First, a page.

Holiday pay to include ‘normal’ voluntary overtime

Employment / 03 August 2017


In Dudley Metropolitan Borough Council v Willetts and ors [2017] the Employment Appeal Tribunal (EAT) has held that payments for voluntary overtime which is normally worked are to be taken into account when calculating employees’ holiday pay.  In this context, ‘voluntary overtime’ means overtime which an employer is not obliged to offer, and which a worker may refuse.

In Dudley, 56 council employees performed voluntary additional duties including voluntary overtime which paid additional standby and call out allowances.  The employees contended that the pay received for these additional duties should be included when calculating holiday pay.

The EAT held that the question is whether the payment forms part of a worker’s ‘normal remuneration’, regardless of the label put on it.  Payments (including those for voluntary overtime) will be part of ‘normal remuneration’ where the pattern of work extends for a sufficient period of time, on a regular or reoccurring basis, to justify it as being ‘normal’.  If the payments are ‘normally’ paid, they must be included in holiday pay to ensure there is no financial disadvantage (and thereby a deterrent) to taking annual leave.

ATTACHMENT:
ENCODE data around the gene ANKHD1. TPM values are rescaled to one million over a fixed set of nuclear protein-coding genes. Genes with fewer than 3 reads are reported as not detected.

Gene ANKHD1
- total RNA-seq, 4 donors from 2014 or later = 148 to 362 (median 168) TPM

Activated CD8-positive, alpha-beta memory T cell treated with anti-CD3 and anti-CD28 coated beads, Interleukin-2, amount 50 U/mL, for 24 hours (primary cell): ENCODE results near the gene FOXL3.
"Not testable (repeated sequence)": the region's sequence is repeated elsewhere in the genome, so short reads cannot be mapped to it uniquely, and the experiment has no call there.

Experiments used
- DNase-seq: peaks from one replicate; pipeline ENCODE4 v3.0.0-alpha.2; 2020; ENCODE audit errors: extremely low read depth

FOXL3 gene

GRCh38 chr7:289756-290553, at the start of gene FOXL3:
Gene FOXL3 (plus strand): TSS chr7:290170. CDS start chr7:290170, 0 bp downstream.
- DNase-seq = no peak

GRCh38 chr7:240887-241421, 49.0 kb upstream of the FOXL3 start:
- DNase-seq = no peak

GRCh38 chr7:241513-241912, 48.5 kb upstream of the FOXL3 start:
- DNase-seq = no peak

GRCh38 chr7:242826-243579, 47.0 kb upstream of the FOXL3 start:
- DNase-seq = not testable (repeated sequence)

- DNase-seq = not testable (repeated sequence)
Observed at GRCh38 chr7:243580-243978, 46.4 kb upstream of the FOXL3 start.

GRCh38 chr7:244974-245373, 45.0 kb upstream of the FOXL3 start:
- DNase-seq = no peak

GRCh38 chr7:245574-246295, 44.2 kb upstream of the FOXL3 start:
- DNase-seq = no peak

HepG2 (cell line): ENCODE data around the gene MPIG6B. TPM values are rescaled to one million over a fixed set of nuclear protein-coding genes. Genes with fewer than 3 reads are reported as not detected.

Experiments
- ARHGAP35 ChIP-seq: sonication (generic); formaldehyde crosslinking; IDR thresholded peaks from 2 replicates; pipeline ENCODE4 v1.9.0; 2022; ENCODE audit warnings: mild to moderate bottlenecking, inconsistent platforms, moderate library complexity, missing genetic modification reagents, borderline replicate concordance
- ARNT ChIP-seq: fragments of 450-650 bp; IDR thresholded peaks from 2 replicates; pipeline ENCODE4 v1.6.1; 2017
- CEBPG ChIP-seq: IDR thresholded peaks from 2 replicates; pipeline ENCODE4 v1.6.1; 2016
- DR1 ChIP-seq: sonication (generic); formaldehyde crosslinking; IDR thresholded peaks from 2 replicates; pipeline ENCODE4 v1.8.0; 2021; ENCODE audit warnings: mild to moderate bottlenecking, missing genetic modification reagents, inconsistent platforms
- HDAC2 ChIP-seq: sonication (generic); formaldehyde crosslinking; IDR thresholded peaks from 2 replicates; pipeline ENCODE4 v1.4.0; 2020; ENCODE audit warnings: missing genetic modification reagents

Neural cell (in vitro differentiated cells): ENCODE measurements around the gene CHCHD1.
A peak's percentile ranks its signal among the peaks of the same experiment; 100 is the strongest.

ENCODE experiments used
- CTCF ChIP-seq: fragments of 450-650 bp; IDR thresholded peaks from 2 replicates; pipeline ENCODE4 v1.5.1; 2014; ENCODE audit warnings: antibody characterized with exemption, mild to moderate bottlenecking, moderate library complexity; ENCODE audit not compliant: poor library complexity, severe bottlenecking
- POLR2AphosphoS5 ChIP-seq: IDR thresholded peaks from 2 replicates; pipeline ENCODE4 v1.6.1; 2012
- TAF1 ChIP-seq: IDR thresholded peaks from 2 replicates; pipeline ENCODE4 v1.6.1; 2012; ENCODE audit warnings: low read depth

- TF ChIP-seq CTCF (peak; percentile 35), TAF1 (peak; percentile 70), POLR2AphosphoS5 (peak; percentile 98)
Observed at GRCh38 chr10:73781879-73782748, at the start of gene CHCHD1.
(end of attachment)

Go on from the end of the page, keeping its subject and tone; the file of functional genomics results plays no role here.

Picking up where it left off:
The EAT went on to say that whether a payment is ‘normal’ is a question of fact and degree to be considered by a Tribunal in each case.  In Dudley, the EAT concluded that the payments for voluntary overtime were part of normal remuneration for most of the employees.  It will now be for an Employment Tribunal to determine whether the council employees suffered loss in relation to the amount of holiday pay they received.


The judgment was released on 31 July 2017.


It is clear that holiday pay must correspond to normal remuneration.

Whether voluntary overtime is included in holiday pay calculations will very much depend on the circumstances of each case.  As a general rule, whilst items which are usually paid and regular across time count, items which are not usually paid or exceptional do not.

Note that this judgment only applies to the four weeks’ holiday under the EU Working Time Directive.


Employers who operate voluntary overtime should consider the potential for claims in light of this recent development.

Back to Our Thinking →

Get in touch with us

Interested in finding out more? Use this form to let us know how to contact you and what you’d like to know, and we’ll get back to you.

Alternatively, contact anyone listed on our website direct, they will be happy to hear from you.

  • This field is for validation purposes and should be left unchanged.